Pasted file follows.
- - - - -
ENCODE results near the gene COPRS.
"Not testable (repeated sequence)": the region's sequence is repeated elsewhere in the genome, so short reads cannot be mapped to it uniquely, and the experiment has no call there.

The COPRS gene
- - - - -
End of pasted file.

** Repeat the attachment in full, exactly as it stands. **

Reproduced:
ENCODE results near the gene COPRS.
"Not testable (repeated sequence)": the region's sequence is repeated elsewhere in the genome, so short reads cannot be mapped to it uniquely, and the experiment has no call there.

The COPRS gene